“That’s all I’ve got.”

That was Sen. Mitt Romney’s response when a reporter asked him point-blank whether it was racist for Donald Trump to tweet that a group of four House members — all women of color — should “go back where they came from” since they don’t like his policies.

Make no mistake: It absolutely was racist.

And it fits a pattern of race-baiting and quasi-nationalist rhetoric that this president has trotted out time and again going back decades.

Romney’s dodge, to his credit, came at the end of criticism of Trump, noting that the president has a “noble calling to unite all Americans … and I think in that case, the president fell far short with his comments yesterday."

Later in the day, he issued an even stronger rebuke: “The president’s comments were destructive, demeaning, and disunifying,” the senator said. “People can disagree over politics and policy, but tellin

g American citizens to go back to where they came from is over the line.”

Robert Gehrke

Rational people will have a hard time finding anything in those statements with which to disagree. But Romney still held off addressing the big issues — race, culture and gender. There is a power in labeling racist rhetoric for what it is, and Mitt kept it in his back pocket.

Then on Wednesday, Romney told reporters he would not sign on to a resolution proposed by Democrats to condemn Trump’s racist tweet.

In many ways it encapsulates Romney’s first six months in office.

This is the same guy who gutted Trump during the campaign — “Donald Trump is a phony, a fraud. His promises are as worthless as a degree from Trump University” — only to get force-fed crow at history’s most humiliating dinner after Trump was elected.

After special counsel Robert Mueller completed his investigation into Russian meddling and White House obstruction, Romney said he was “sickened at the extent and pervasiveness of dishonesty and misdirection by individuals in the highest office of the land, including the president.”

But he also declared the issue closed and said “the business of government can move on.”

Here’s the thing: Utah knew what it was buying. Romney told us exactly what he was going to do and he has done it.

Five months before his election, he wrote in The Salt Lake Tribune that he would endorse the president’s policies when he believed it advanced the nation’s interests and criticize him when “compelled by conscience.”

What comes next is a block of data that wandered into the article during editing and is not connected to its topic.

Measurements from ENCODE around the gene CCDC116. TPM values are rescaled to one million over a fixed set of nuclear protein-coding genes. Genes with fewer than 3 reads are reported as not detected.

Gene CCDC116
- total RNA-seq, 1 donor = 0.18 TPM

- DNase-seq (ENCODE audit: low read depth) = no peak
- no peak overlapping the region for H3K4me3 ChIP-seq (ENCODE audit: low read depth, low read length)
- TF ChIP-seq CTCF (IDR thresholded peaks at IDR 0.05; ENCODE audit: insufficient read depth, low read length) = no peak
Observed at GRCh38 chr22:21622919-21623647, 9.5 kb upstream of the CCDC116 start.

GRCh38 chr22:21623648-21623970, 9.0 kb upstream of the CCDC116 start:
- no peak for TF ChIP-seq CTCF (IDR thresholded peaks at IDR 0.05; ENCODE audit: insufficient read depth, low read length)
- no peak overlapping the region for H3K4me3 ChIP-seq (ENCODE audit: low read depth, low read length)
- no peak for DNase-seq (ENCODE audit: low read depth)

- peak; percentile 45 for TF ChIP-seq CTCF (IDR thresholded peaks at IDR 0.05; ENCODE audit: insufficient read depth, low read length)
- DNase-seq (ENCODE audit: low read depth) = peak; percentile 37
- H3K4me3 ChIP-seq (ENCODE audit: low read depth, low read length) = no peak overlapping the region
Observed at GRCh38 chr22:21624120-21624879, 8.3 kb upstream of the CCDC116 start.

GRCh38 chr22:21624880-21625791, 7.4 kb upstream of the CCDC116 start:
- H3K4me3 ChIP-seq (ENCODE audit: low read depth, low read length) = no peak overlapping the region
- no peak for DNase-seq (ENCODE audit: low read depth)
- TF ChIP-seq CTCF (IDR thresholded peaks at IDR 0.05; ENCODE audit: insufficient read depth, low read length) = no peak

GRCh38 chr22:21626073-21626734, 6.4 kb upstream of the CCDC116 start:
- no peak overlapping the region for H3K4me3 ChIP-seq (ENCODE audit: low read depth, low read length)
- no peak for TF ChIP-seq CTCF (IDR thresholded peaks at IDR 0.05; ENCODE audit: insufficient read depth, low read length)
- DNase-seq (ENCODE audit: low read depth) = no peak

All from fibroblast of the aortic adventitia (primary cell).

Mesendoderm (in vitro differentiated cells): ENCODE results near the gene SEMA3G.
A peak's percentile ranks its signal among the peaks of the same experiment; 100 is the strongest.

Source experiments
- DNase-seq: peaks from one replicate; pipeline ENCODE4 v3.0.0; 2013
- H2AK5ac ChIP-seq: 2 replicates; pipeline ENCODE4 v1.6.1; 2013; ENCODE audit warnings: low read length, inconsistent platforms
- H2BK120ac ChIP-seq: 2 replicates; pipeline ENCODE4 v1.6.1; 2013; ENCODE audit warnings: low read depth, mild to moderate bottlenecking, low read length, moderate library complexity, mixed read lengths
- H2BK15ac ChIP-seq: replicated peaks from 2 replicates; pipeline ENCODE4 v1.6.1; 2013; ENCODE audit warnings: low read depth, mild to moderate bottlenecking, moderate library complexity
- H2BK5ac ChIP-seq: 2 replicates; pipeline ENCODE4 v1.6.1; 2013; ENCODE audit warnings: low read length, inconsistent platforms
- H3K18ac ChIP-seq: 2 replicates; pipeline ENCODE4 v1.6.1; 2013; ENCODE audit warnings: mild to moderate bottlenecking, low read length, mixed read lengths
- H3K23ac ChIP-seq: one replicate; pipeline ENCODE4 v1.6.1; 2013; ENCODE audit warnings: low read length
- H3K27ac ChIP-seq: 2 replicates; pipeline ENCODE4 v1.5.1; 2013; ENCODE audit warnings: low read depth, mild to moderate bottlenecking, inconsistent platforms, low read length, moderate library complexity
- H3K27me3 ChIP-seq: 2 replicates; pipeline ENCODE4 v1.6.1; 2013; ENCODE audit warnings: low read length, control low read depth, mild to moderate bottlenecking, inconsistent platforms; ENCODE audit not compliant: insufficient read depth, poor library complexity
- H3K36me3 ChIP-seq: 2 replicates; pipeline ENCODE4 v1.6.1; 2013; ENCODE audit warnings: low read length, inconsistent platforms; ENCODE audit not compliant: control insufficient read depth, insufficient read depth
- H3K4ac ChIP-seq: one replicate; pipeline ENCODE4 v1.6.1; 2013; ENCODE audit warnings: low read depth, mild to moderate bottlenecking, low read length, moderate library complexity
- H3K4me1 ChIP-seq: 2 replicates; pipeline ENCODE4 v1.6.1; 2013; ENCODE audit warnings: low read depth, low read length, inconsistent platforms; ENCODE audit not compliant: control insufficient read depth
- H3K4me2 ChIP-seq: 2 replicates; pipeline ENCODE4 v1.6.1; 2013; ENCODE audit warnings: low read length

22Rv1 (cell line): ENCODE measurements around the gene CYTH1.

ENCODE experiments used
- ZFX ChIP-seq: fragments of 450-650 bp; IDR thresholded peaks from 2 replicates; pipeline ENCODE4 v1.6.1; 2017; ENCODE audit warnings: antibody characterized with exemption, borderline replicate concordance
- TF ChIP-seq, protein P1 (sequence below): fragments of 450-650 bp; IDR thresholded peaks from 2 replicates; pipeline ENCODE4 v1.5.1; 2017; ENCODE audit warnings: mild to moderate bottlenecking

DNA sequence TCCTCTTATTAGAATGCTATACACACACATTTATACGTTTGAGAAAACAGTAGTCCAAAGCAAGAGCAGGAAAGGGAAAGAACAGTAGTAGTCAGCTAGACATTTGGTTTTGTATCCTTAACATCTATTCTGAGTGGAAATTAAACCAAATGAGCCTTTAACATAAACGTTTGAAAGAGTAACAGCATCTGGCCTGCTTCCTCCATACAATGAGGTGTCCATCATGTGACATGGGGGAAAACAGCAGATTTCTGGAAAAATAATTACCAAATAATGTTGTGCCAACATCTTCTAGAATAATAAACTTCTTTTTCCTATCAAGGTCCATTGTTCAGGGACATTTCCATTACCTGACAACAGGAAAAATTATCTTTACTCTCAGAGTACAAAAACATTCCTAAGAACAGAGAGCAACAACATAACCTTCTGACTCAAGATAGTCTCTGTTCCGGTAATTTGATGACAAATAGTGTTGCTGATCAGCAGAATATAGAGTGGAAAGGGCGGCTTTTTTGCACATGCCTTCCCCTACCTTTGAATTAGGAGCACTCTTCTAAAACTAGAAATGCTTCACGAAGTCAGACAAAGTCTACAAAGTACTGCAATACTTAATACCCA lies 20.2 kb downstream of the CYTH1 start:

“I have and will continue to speak out when the president says or does something which is divisive, racist, sexist, anti-immigrant, dishonest or destructive to democratic institutions,” the future senator wrote.

(Evan Vucci | AP file phot) President-elect Donald Trump, center, eats dinner with Mitt Romney, right, and Trump Chief of Staff Reince Priebus at Jean-Georges restaurant, in New York on Nov. 29, 2016. Trump briefly considered Romney for secretary of state.

He has done that — up to a point — and likely will continue the pattern.

Romney has bucked the White House more than all but five of his fellow Republicans (Sen. Mike Lee, by the way, is one of those ahead of him). He is far more likely to vote against Trump than former Sen. Jeff Flake was.

But he’ll still fall in line with Senate Majority Leader Mitch McConnell and the mainstream Republican agenda. No surprise there.

As one of the most junior senators, he doesn’t have the muscle that past critics like Sens. John McCain or Bob Corker once did. Romney, it seems, is trying to figure out how to play a relatively weak hand. The only tool he really has is the profile and platform afforded to him by his presidential bid, and he has used it with some regularity.

Of course it drives progressives crazy when he pulls punches or bites his tongue in the face of Trump’s latest outrage. But consider the alternatives available in our among-the-reddest of states?

Romney’s Republican opponent, Mike Kennedy, ran to Romney’s right and cozied up to Trump during the campaign. Lee, the senior senator, didn’t even acknowledge Trump’s racist twitter tirade, nor, for that matter did any of the Republicans in the congressional delegation until after the House voted to condemn the remarks. They basically said both sides are to blame. Gov. Gary Herbert dodged the issue.

Do you think Sen. Orrin Hatch would have spoken out more forcefully or voted any differently? Or former Sen. Bob Bennett for that matter? Or anyone else who has held the office?

Not a chance.

No, Romney will never be Elizabeth Warren, but Utah would never elect Elizabeth Warren. What he has been is exactly what he promised he would be, and frankly he’s been more outspoken and critical of a renegade president than I had expected.

In that respect, the Romneytron 3000 is functioning exactly as it was programmed and Utahns are getting what they voted for.